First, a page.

keith obadike ::lost in music (2005) 9 mins, color digital video, sound

   

 

Lost in Music is a music and video work for DVD. This work was commissioned by the Whitechapel Gallery of London for the exhibition 'Back to Black - Art, Cinema and the Racial Imaginary.' The exhibition was curated by Dr Petrine Archer-Straw, David A. Bailey and Professor Richard J Powell. This piece creates a narrative exploring the diasporic musical dialogue of the 1960's and 70's by juxtaposing a series of album cover images and an original musical soundscape.

 

'Back to Black - Art, Cinema and the Racial Imaginary

7 June - 4 Sept 2005

The 1960s and 70s was a period of dramatic transformation among black communities across the world, one that pushed the successes of the civil rights movement beyond a utopian colour blindness and straight into the heart of an emphatic racial consciousness.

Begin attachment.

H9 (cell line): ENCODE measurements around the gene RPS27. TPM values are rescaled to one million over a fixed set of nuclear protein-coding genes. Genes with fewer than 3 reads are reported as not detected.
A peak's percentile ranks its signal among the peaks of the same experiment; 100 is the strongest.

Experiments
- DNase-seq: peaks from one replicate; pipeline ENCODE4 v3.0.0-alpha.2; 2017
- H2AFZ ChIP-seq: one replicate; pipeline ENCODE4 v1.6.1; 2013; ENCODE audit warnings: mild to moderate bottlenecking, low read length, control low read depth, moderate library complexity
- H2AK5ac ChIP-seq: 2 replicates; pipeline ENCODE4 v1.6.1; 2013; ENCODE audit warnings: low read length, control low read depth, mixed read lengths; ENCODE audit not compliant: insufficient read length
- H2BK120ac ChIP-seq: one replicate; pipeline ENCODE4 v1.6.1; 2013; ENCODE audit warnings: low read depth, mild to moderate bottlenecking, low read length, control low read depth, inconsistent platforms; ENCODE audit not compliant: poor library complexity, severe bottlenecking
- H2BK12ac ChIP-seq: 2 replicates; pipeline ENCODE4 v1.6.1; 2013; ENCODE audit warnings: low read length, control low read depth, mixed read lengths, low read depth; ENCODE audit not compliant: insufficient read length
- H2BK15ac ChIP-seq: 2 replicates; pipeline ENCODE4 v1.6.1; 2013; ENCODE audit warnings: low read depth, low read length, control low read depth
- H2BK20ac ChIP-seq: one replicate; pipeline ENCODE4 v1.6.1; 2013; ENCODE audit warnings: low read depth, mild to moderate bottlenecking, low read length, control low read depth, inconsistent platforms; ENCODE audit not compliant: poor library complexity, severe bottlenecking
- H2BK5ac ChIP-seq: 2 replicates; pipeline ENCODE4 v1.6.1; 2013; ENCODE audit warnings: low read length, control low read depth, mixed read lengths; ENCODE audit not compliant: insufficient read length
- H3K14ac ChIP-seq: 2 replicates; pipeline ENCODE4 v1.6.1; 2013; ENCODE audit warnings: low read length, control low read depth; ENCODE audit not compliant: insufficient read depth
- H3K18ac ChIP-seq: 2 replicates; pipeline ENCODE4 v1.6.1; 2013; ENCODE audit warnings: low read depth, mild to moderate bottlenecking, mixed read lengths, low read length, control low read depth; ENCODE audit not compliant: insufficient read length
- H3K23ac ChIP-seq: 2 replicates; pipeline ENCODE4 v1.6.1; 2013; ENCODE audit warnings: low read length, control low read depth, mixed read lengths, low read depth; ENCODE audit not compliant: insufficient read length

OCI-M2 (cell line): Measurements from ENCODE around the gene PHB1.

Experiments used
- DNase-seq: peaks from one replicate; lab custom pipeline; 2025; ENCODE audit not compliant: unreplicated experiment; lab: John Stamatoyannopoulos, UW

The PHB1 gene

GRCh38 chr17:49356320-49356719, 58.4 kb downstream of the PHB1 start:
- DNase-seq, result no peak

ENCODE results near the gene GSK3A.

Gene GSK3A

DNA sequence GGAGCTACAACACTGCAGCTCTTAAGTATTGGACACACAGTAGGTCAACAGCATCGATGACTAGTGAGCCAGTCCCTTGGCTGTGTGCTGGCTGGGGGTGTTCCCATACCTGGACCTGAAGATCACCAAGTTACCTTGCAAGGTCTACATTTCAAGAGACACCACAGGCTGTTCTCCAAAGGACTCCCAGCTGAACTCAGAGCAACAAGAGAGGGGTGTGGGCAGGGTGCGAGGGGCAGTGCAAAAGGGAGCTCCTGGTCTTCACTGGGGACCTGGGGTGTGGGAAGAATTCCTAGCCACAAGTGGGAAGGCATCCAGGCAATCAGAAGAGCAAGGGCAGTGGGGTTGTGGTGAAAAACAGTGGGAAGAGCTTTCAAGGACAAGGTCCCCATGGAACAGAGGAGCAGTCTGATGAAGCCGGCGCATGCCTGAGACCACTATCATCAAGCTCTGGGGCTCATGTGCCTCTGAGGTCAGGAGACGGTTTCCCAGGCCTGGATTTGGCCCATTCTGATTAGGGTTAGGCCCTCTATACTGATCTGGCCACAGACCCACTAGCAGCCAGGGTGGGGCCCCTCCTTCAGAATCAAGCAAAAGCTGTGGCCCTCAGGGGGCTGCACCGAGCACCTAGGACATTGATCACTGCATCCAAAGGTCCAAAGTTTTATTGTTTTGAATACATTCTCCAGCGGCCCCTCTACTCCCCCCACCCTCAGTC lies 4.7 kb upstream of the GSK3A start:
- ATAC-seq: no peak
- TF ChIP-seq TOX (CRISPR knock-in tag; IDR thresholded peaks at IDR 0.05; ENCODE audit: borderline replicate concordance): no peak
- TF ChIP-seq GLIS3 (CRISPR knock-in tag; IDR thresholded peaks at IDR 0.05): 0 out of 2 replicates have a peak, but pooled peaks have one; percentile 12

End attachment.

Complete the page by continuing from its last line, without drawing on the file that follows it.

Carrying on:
Back to Black - Art, Cinema and the Racial Imaginary presents a major survey of the Black Arts Movement in the US, Jamaica and Britain in the 1960s and 70s.

Tracing its cultural impact in painting, sculpture, photography and drawing, it also focuses on the fashion, music and film that emerged over two decades. Symbols such as the raised fist, Afro and dreadlock hairstyles, African and Caribbean inspired clothing, media images of the inhabitants of the ghetto, and icons such as Angela Davis, Mohammed Ali and Bob Marley all infiltrated the art and popular culture of the period.

Artists such as Ernie Barnes, Vanley Burke and Peter Simon were fascinated with inner city ghettos from Los Angeles to Kingston to Birmingham, while Faith Ringgold and Barkley L. Hendricks focused on fashion and the body as tools for social masquerade and invention. In Jamaica, Kapo and Osmond Watson conveyed images of a spiritual and idyllic Africanity, while Elizabeth Catlett, David Hammons and Gavin Jantjes were among many artists who combined political sentiment with a powerful aesthetic. Throughout the exhibition, 'Blaxploitation' and art films, as well as the sounds and imagery of soul, funk and reggae, testify to the multiple roles that blackness has played in mainstream popular culture. '